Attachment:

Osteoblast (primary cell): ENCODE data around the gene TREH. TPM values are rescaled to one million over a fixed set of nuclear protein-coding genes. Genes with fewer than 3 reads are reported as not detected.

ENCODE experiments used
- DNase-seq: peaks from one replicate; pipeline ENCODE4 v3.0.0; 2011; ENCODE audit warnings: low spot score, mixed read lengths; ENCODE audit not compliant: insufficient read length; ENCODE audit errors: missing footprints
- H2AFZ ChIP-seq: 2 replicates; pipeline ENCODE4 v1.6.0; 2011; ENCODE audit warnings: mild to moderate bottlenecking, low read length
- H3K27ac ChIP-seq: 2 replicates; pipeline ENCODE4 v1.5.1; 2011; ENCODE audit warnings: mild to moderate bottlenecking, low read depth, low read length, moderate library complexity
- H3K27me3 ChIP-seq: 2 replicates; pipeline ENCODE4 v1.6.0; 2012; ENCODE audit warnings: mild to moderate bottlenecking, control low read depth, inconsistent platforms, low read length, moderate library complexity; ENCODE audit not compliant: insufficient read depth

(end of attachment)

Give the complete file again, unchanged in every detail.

Osteoblast (primary cell): ENCODE data around the gene TREH. TPM values are rescaled to one million over a fixed set of nuclear protein-coding genes. Genes with fewer than 3 reads are reported as not detected.

ENCODE experiments used
- DNase-seq: peaks from one replicate; pipeline ENCODE4 v3.0.0; 2011; ENCODE audit warnings: low spot score, mixed read lengths; ENCODE audit not compliant: insufficient read length; ENCODE audit errors: missing footprints
- H2AFZ ChIP-seq: 2 replicates; pipeline ENCODE4 v1.6.0; 2011; ENCODE audit warnings: mild to moderate bottlenecking, low read length
- H3K27ac ChIP-seq: 2 replicates; pipeline ENCODE4 v1.5.1; 2011; ENCODE audit warnings: mild to moderate bottlenecking, low read depth, low read length, moderate library complexity
- H3K27me3 ChIP-seq: 2 replicates; pipeline ENCODE4 v1.6.0; 2012; ENCODE audit warnings: mild to moderate bottlenecking, control low read depth, inconsistent platforms, low read length, moderate library complexity; ENCODE audit not compliant: insufficient read depth